Saturday, 11 June 2011

Top ten tips to find meaning and contentment in life

When I reached what felt to be about the middle of my life, it finally hit. No, I really would *not* live forever! There would be no exception made in my case and a time would come when I neared the end of my days and thought back over my life with one question in mind: "How have I lived the one and only life I was given?"

I realized then that "I sure attended a lot of meetings" or "I really helped make a lot of rich folks richer" or "I got the nice house and the nice car I wanted" were not answers that would satisfy. I realized that I wanted a life that was meaningful, purposeful, and connected. I think we all do.  Here are the 10 easy [not really] ways to have the life that will allow you to live and leave your life with satisfaction:

  1. Strive to appreciate every bit of beauty, kindness, good fortune, and warmth you can find
    It is far easier to complain about what's wrong but it makes you far happier and nicer to be with if you are a person that is grateful for everything. If you can rejoice in a good cup of tea, you will be happy often.
  2. Assume the best of people
    You may be wrong sometimes, but expecting the worst makes you fearful and shrivels your soul. Expecting the best often brings out the best in others around you - it is a gift that blesses them and you.
  3. Don't play it safe all the time
    Take some risks with your life. It is better to have tried and failed than to carry deep regrets in your vocation, your avocation, your connections, or your love.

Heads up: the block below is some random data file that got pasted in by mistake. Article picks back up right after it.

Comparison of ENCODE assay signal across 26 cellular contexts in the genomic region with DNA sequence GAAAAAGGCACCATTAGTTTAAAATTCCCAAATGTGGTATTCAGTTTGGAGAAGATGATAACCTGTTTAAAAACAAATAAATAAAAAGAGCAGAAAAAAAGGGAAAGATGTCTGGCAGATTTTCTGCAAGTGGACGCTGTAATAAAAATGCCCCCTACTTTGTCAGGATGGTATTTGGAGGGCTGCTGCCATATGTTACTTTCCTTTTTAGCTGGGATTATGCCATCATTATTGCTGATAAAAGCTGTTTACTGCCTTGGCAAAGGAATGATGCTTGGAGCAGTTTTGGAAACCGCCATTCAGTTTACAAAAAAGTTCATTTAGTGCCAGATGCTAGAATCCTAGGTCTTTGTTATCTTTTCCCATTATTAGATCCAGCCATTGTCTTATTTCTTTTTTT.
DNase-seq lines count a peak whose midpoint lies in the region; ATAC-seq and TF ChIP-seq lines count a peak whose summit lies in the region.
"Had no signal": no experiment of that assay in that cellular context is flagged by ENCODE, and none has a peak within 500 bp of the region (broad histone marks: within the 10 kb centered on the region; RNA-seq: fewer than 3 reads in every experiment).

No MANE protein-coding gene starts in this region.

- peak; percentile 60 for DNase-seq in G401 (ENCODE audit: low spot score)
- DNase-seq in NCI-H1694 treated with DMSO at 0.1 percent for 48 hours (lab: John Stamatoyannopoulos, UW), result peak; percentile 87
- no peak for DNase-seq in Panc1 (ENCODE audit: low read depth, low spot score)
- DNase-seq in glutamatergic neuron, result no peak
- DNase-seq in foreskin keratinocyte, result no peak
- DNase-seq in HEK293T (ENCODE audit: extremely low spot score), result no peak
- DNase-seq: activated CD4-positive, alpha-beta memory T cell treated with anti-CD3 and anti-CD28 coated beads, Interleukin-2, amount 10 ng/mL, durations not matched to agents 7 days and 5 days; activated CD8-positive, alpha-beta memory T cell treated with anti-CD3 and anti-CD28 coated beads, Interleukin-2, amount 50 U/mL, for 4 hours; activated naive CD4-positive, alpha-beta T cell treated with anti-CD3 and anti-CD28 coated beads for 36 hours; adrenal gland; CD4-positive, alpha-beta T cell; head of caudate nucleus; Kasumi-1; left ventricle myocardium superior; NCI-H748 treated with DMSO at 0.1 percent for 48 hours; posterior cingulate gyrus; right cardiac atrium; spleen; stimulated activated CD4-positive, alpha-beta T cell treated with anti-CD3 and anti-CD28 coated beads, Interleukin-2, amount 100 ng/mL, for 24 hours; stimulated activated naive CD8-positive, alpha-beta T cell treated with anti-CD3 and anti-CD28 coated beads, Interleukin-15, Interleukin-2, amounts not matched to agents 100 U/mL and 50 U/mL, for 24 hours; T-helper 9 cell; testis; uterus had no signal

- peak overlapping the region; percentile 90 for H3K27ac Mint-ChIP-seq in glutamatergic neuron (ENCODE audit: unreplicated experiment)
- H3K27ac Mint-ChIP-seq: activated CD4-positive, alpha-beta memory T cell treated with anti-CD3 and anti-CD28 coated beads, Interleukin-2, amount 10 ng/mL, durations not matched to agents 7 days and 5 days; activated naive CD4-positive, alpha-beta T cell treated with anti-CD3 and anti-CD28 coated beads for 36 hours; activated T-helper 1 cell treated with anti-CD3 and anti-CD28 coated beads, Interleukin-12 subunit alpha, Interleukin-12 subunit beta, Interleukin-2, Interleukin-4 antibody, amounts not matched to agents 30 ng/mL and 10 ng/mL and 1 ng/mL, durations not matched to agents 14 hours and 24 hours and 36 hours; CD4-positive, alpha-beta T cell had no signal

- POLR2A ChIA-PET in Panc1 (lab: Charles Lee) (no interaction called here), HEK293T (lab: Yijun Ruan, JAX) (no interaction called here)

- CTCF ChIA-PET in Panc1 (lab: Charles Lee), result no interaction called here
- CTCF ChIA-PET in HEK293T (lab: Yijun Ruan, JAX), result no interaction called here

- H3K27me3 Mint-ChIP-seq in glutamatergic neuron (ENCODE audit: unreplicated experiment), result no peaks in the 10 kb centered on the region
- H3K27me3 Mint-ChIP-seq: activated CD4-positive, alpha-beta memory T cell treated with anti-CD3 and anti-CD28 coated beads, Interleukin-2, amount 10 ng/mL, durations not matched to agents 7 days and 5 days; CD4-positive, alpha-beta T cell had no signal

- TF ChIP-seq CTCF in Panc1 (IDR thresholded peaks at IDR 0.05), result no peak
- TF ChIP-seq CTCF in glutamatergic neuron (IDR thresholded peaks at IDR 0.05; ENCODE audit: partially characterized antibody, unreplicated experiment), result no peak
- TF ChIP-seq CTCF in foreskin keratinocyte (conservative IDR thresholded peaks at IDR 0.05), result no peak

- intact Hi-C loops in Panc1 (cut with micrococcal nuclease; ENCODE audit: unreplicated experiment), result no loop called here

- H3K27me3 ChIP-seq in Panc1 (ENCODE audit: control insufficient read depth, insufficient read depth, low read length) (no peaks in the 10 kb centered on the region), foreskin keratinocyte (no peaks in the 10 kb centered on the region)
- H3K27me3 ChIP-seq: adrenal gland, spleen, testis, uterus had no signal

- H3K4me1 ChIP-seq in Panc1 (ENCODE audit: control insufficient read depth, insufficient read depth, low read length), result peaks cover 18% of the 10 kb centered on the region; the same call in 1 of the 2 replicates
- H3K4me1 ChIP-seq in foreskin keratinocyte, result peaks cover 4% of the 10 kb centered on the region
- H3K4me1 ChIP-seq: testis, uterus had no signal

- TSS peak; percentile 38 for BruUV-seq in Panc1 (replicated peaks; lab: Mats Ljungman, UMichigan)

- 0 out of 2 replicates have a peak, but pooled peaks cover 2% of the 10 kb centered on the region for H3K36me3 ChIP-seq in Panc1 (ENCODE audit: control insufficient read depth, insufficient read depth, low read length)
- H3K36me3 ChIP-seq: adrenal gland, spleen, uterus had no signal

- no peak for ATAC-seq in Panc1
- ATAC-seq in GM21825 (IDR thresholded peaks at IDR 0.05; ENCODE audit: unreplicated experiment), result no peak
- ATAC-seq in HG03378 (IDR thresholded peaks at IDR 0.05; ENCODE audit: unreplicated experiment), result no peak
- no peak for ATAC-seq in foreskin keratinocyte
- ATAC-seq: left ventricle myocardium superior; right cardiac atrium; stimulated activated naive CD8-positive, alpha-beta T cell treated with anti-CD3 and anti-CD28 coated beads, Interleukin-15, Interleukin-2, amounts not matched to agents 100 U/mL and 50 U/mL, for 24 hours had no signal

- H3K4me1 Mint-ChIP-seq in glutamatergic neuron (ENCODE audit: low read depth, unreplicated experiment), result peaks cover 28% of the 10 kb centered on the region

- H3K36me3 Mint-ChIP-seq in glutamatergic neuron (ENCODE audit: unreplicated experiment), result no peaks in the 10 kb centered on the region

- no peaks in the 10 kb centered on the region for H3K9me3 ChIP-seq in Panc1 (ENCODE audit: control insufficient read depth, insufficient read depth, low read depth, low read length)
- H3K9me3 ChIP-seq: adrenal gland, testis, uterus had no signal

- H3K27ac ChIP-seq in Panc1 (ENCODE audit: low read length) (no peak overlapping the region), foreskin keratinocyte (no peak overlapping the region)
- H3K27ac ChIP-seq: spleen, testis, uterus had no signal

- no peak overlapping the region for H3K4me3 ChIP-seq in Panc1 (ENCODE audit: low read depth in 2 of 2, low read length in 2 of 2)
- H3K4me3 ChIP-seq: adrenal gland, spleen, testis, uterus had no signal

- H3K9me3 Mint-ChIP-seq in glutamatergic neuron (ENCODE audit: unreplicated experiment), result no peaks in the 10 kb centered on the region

4. Persevere
    Nothing worthwhile comes without effort including growth, change, skills, learning, and especially the strength of relationships. If you give up at everything that does not come easily, you will have nothing worthwhile.
  5. Give generously with your heart, your hands, and your wallet
    In serving others, we soften our often hard isolated selves and become part of the larger whole.
  6. Remember every day that your life is precious
    Can you really afford to waste this day?
  7. Let yourself be vulnerable 
    Love can be both exquisitely wonderful and exquisitely painful. We can't have the former without risking - and often suffering - the latter.
  8. Don't take yourself too seriously - laugh!
    Laugh at yourself, your situation, and the whole tragedy of life. Take it all seriously and it will crush you. Take it lightly and you may find burdens floating away like clouds.
  9. Have fun - it's not a crime
    If you have only one life to live, must you really spend it being serious all the time? 
  10. Forgive easily
    Carrying anger harms both you and the target of your resentment. If it is possible, let it go.
No, they are not easy. Every one of these takes work and takes practice. That's life!

Sunday, 5 June 2011

What business is your congregation in?

My background is in business. One important question for businesses - a question which, when answered unwisely, has meant the demise of many businesses - is this "What business are you in?"

In the US, there was once a massive and thriving ice business. The clever and industrious organizations in this industry harvest ice from fresh water sources in the winter and stored it until the warmer weather when it would be delivered to households around the US - and even overseas - where it would be used to keep food from spoiling in the heat. There was, of course, no mechanical refrigeration at the time.

When refrigeration was invented and began to be commercialized, it was not initially the smooth, quiet, reliable, and adjustable appliances we now know.

It was noisy. It was large. It was very expensive. It was easy for the ice producers to laugh it off as no threat.